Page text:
Editor’s note: Bruce Katz and Jennifer Bradley wrote this response to an April 20, 2009 op-ed, “Small-Town Big Spending”, by Tom Brokaw, a special correspondent for NBC News.
Mr. Brokaw is right to call for a thorough rethinking of anachronistic local-government structures. The fundamental geographic unit of the 21st century is the metropolitan area. New forms of governance must reflect this shift.
Metropolitan areas — tightly linked collections of cities, suburbs and townships — are the engines of American prosperity. They house about 80 percent of the United States population and account for almost 90 percent of the G.D.P. We need metropolitan-scale governance to address global competitiveness, climate change and poverty reduction, all of which transcend local boundaries.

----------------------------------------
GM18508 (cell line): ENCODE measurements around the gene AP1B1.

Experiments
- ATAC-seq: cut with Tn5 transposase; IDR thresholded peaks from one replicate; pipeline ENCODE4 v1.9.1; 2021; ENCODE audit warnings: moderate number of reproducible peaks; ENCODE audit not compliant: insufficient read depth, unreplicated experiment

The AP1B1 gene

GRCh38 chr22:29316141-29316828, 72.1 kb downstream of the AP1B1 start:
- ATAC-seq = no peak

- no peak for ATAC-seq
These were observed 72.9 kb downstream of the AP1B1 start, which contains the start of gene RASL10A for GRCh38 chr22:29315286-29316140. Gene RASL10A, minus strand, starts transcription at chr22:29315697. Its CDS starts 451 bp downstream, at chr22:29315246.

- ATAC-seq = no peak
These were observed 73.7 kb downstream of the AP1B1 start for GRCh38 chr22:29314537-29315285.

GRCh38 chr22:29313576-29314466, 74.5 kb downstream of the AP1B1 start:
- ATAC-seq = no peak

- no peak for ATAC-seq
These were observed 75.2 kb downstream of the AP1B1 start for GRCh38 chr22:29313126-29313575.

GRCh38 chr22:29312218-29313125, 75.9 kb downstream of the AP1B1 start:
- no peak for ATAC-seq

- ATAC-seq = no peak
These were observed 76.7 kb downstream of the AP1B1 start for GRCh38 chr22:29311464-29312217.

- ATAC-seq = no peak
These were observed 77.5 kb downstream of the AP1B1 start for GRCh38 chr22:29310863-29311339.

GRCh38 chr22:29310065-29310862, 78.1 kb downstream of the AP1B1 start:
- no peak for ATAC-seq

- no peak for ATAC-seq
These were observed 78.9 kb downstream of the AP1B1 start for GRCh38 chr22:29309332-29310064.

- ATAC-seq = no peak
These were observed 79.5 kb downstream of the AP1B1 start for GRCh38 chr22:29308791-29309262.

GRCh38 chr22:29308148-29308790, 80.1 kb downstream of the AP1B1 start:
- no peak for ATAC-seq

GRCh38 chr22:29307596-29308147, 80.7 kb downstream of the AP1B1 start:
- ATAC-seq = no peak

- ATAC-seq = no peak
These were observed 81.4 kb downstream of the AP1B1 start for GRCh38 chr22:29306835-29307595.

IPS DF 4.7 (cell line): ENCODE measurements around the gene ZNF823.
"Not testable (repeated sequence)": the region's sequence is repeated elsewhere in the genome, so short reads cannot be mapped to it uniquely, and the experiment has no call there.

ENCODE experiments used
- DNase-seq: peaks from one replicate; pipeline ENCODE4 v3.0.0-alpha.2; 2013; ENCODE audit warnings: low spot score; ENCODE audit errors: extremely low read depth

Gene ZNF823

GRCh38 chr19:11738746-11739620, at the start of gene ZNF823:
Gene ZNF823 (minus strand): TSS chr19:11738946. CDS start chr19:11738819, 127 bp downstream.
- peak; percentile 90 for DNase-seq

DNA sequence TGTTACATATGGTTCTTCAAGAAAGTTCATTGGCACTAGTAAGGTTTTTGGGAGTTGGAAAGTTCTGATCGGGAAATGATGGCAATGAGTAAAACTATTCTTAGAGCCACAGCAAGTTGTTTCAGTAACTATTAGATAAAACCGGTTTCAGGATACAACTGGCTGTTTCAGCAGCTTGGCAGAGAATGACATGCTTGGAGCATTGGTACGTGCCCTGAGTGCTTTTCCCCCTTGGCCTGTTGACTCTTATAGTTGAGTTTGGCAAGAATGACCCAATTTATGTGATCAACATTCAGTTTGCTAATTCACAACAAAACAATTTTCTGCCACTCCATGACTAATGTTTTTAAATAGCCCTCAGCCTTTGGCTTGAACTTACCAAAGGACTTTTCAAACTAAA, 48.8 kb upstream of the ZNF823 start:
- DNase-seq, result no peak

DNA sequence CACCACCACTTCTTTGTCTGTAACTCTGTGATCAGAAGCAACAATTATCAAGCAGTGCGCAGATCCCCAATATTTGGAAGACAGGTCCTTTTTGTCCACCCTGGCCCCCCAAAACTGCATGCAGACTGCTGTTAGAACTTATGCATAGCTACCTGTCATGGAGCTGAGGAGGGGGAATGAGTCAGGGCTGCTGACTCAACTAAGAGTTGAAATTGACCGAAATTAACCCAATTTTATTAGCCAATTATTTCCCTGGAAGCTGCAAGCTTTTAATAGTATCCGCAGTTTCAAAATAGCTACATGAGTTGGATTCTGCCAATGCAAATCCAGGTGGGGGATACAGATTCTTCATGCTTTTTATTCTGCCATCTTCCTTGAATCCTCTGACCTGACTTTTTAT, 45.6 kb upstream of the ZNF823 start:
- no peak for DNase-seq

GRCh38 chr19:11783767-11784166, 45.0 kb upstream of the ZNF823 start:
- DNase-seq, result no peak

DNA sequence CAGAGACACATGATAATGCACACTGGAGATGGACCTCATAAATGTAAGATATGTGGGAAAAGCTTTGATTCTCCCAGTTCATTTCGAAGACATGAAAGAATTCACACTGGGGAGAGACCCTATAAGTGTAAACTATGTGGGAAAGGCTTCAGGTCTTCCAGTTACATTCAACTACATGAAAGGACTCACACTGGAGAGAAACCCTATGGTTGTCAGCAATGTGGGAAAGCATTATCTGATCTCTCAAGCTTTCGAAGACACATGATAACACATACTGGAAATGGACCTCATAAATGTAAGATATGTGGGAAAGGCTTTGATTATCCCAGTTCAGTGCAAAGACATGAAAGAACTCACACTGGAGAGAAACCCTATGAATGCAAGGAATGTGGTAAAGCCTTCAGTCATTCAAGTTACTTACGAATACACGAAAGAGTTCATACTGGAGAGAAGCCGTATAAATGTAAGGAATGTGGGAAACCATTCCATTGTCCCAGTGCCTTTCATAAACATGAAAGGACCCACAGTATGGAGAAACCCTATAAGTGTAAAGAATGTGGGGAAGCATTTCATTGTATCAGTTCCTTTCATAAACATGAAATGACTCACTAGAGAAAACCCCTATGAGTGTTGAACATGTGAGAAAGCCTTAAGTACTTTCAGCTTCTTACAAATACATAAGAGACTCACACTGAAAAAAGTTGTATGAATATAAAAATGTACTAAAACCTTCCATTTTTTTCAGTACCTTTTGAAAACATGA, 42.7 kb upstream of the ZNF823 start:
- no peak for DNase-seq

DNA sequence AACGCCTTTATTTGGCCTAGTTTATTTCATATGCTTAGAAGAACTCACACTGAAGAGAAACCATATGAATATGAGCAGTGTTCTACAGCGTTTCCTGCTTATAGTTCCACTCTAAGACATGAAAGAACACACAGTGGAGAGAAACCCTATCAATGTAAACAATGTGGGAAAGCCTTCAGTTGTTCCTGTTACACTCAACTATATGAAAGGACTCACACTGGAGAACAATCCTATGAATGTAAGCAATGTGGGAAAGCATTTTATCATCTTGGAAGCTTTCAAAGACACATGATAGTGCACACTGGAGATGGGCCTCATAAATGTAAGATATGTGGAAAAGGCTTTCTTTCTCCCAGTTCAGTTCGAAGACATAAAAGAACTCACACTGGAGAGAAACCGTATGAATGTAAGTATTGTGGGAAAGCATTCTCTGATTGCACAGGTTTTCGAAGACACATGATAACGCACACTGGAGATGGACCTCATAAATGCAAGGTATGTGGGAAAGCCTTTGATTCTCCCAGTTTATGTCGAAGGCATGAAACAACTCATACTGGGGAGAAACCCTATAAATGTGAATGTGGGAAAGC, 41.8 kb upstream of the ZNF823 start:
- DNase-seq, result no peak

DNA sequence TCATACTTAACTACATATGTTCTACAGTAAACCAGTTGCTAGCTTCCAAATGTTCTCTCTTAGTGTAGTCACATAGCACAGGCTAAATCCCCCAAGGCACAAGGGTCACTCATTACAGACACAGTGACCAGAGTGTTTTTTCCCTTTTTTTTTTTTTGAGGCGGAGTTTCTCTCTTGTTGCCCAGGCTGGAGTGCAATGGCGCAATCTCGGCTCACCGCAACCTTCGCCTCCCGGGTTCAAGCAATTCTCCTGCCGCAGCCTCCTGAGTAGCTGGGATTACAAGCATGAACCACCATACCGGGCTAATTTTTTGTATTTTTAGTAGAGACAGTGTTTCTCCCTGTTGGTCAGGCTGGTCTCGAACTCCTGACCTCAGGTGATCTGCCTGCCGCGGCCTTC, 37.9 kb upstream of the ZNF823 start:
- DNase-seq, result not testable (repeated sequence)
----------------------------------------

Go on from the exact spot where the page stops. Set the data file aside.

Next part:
Places like greater Denver, Louisville and Portland have developed transportation and land-use strategies that reflect the true metropolitan scope of economic and social life. States and the federal government must support these and other collaborative efforts by changing laws and rules that split metropolitan areas apart.